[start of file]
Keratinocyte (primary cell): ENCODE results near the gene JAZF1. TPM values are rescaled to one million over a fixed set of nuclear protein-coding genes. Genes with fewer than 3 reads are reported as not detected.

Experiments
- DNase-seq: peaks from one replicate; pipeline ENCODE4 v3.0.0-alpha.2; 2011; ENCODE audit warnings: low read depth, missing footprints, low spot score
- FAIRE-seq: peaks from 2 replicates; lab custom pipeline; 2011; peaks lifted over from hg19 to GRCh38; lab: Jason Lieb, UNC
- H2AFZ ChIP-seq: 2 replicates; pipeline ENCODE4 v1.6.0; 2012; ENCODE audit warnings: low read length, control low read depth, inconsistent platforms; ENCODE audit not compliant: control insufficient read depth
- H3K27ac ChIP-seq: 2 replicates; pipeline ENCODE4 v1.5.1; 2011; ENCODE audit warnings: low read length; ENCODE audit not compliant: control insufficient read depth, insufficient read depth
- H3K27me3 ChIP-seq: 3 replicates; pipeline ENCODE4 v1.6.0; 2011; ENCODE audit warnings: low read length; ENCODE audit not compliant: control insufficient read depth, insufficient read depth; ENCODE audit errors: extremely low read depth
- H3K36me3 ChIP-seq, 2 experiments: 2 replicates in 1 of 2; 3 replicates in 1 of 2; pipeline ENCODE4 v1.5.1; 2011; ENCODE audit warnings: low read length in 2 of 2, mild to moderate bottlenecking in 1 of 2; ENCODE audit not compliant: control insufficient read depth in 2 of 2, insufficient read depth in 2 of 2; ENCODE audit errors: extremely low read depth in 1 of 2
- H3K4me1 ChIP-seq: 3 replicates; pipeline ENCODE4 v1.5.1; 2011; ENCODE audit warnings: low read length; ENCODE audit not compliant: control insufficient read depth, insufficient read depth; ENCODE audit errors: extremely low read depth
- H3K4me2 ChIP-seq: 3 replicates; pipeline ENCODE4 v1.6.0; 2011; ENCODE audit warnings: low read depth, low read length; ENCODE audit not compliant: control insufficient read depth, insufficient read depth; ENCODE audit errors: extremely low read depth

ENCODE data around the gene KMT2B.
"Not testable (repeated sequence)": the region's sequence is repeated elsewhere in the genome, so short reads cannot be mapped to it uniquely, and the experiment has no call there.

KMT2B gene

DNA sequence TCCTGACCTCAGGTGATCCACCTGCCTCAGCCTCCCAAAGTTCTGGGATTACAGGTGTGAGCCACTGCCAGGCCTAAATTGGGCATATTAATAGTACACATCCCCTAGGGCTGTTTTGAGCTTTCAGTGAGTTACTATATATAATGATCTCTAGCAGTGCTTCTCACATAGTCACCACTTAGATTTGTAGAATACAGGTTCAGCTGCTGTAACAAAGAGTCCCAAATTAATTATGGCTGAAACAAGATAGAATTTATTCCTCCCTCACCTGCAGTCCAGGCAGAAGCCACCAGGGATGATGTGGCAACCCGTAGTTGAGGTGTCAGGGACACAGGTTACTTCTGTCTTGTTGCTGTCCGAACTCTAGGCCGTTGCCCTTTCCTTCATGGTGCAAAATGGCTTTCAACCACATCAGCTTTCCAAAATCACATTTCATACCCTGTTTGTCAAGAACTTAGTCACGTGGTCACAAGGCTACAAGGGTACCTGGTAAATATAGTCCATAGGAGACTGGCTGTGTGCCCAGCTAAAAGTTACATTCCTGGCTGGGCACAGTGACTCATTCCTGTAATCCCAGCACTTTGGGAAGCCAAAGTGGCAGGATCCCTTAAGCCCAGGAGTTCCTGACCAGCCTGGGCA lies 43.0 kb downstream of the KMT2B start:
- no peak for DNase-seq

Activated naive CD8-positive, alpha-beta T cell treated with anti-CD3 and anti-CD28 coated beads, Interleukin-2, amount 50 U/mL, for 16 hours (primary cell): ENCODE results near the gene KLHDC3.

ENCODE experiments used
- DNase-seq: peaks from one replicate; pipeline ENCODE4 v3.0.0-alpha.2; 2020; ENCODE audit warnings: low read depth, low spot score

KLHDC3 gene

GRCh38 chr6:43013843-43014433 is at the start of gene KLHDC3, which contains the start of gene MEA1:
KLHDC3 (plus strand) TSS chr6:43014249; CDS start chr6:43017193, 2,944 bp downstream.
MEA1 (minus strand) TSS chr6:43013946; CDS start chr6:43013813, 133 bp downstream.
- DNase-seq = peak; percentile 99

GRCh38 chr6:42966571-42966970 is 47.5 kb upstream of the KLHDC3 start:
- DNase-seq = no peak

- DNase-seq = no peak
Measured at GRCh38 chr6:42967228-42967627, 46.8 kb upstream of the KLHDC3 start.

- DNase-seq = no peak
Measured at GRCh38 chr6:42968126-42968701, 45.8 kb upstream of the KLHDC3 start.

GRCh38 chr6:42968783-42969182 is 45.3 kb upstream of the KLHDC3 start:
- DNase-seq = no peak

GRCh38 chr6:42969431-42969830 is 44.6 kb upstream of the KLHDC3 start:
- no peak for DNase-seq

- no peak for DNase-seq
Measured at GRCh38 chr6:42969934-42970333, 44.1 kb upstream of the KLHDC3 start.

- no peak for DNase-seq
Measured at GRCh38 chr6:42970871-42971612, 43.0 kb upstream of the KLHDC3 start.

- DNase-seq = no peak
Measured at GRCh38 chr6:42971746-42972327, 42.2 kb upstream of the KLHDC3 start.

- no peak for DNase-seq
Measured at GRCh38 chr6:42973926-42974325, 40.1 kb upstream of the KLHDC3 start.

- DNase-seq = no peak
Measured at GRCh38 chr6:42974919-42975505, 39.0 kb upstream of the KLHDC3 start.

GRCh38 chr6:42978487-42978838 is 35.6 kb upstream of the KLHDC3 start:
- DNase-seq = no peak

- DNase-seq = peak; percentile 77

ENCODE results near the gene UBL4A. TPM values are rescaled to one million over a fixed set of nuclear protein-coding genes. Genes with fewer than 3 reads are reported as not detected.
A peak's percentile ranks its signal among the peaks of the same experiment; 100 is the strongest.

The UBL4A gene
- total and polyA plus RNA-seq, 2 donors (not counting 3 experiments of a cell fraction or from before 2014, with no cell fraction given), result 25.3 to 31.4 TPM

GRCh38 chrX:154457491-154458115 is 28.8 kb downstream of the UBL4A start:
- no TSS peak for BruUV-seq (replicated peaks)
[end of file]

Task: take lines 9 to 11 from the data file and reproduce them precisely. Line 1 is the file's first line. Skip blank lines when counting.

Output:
- H3K4me1 ChIP-seq: 3 replicates; pipeline ENCODE4 v1.5.1; 2011; ENCODE audit warnings: low read length; ENCODE audit not compliant: control insufficient read depth, insufficient read depth; ENCODE audit errors: extremely low read depth
- H3K4me2 ChIP-seq: 3 replicates; pipeline ENCODE4 v1.6.0; 2011; ENCODE audit warnings: low read depth, low read length; ENCODE audit not compliant: control insufficient read depth, insufficient read depth; ENCODE audit errors: extremely low read depth

ENCODE data around the gene KMT2B.